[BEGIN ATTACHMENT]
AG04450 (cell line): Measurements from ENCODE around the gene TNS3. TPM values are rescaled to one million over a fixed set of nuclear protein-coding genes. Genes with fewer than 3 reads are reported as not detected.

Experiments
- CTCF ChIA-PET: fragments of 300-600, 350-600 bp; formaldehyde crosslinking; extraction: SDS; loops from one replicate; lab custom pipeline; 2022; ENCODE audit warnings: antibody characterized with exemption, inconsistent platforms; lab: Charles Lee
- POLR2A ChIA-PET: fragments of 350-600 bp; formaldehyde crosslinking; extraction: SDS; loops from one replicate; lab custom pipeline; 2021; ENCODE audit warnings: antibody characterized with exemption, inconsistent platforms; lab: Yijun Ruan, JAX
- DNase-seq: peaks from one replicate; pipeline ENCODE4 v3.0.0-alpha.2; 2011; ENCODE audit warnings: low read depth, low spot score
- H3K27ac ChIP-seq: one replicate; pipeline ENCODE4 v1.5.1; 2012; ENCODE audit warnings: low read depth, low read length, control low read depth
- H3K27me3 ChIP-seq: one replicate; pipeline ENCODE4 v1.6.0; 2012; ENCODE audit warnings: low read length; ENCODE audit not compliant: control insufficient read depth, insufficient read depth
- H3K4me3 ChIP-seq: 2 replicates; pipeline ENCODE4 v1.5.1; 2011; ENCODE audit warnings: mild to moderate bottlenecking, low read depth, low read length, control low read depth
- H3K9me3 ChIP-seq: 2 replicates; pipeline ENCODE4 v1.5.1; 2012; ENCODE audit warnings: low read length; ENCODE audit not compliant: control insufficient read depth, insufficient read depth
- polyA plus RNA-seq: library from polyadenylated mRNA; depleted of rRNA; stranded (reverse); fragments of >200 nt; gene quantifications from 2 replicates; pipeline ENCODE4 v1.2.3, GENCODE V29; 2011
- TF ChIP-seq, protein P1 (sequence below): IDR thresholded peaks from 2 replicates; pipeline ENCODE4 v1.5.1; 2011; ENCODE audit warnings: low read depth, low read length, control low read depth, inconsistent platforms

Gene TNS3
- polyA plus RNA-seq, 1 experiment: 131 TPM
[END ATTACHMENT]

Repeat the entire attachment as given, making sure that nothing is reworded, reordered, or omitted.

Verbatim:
AG04450 (cell line): Measurements from ENCODE around the gene TNS3. TPM values are rescaled to one million over a fixed set of nuclear protein-coding genes. Genes with fewer than 3 reads are reported as not detected.

Experiments
- CTCF ChIA-PET: fragments of 300-600, 350-600 bp; formaldehyde crosslinking; extraction: SDS; loops from one replicate; lab custom pipeline; 2022; ENCODE audit warnings: antibody characterized with exemption, inconsistent platforms; lab: Charles Lee
- POLR2A ChIA-PET: fragments of 350-600 bp; formaldehyde crosslinking; extraction: SDS; loops from one replicate; lab custom pipeline; 2021; ENCODE audit warnings: antibody characterized with exemption, inconsistent platforms; lab: Yijun Ruan, JAX
- DNase-seq: peaks from one replicate; pipeline ENCODE4 v3.0.0-alpha.2; 2011; ENCODE audit warnings: low read depth, low spot score
- H3K27ac ChIP-seq: one replicate; pipeline ENCODE4 v1.5.1; 2012; ENCODE audit warnings: low read depth, low read length, control low read depth
- H3K27me3 ChIP-seq: one replicate; pipeline ENCODE4 v1.6.0; 2012; ENCODE audit warnings: low read length; ENCODE audit not compliant: control insufficient read depth, insufficient read depth
- H3K4me3 ChIP-seq: 2 replicates; pipeline ENCODE4 v1.5.1; 2011; ENCODE audit warnings: mild to moderate bottlenecking, low read depth, low read length, control low read depth
- H3K9me3 ChIP-seq: 2 replicates; pipeline ENCODE4 v1.5.1; 2012; ENCODE audit warnings: low read length; ENCODE audit not compliant: control insufficient read depth, insufficient read depth
- polyA plus RNA-seq: library from polyadenylated mRNA; depleted of rRNA; stranded (reverse); fragments of >200 nt; gene quantifications from 2 replicates; pipeline ENCODE4 v1.2.3, GENCODE V29; 2011
- TF ChIP-seq, protein P1 (sequence below): IDR thresholded peaks from 2 replicates; pipeline ENCODE4 v1.5.1; 2011; ENCODE audit warnings: low read depth, low read length, control low read depth, inconsistent platforms

Gene TNS3
- polyA plus RNA-seq, 1 experiment: 131 TPM